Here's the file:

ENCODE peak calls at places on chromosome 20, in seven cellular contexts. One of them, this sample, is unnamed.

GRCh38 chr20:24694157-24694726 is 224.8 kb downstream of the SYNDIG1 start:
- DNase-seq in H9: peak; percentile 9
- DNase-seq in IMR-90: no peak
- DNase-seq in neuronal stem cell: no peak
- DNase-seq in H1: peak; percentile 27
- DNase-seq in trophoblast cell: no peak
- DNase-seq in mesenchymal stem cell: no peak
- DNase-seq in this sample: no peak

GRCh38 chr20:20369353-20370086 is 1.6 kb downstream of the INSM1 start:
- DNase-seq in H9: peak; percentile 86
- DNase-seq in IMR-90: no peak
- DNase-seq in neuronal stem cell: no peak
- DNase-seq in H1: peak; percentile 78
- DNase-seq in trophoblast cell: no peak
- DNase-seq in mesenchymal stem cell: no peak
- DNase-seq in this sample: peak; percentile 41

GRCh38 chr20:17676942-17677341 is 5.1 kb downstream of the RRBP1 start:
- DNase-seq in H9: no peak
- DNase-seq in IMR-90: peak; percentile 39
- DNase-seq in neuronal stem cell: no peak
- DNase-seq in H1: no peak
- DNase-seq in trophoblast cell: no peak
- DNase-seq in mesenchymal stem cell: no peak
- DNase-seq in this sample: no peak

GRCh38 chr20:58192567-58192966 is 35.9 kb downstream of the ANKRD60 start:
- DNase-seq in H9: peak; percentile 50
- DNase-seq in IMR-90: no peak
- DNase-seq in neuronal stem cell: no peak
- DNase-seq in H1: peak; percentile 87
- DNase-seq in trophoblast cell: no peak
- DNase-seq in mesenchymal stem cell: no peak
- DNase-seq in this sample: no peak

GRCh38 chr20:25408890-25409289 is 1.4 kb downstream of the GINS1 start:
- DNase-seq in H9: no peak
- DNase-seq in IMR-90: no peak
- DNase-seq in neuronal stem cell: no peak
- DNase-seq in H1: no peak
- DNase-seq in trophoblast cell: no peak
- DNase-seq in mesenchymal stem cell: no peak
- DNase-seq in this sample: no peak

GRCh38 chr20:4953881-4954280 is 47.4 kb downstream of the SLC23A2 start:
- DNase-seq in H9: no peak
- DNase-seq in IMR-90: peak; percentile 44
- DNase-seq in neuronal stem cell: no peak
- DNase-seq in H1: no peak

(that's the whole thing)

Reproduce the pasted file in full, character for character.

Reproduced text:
ENCODE peak calls at places on chromosome 20, in seven cellular contexts. One of them, this sample, is unnamed.

GRCh38 chr20:24694157-24694726 is 224.8 kb downstream of the SYNDIG1 start:
- DNase-seq in H9: peak; percentile 9
- DNase-seq in IMR-90: no peak
- DNase-seq in neuronal stem cell: no peak
- DNase-seq in H1: peak; percentile 27
- DNase-seq in trophoblast cell: no peak
- DNase-seq in mesenchymal stem cell: no peak
- DNase-seq in this sample: no peak

GRCh38 chr20:20369353-20370086 is 1.6 kb downstream of the INSM1 start:
- DNase-seq in H9: peak; percentile 86
- DNase-seq in IMR-90: no peak
- DNase-seq in neuronal stem cell: no peak
- DNase-seq in H1: peak; percentile 78
- DNase-seq in trophoblast cell: no peak
- DNase-seq in mesenchymal stem cell: no peak
- DNase-seq in this sample: peak; percentile 41

GRCh38 chr20:17676942-17677341 is 5.1 kb downstream of the RRBP1 start:
- DNase-seq in H9: no peak
- DNase-seq in IMR-90: peak; percentile 39
- DNase-seq in neuronal stem cell: no peak
- DNase-seq in H1: no peak
- DNase-seq in trophoblast cell: no peak
- DNase-seq in mesenchymal stem cell: no peak
- DNase-seq in this sample: no peak

GRCh38 chr20:58192567-58192966 is 35.9 kb downstream of the ANKRD60 start:
- DNase-seq in H9: peak; percentile 50
- DNase-seq in IMR-90: no peak
- DNase-seq in neuronal stem cell: no peak
- DNase-seq in H1: peak; percentile 87
- DNase-seq in trophoblast cell: no peak
- DNase-seq in mesenchymal stem cell: no peak
- DNase-seq in this sample: no peak

GRCh38 chr20:25408890-25409289 is 1.4 kb downstream of the GINS1 start:
- DNase-seq in H9: no peak
- DNase-seq in IMR-90: no peak
- DNase-seq in neuronal stem cell: no peak
- DNase-seq in H1: no peak
- DNase-seq in trophoblast cell: no peak
- DNase-seq in mesenchymal stem cell: no peak
- DNase-seq in this sample: no peak

GRCh38 chr20:4953881-4954280 is 47.4 kb downstream of the SLC23A2 start:
- DNase-seq in H9: no peak
- DNase-seq in IMR-90: peak; percentile 44
- DNase-seq in neuronal stem cell: no peak
- DNase-seq in H1: no peak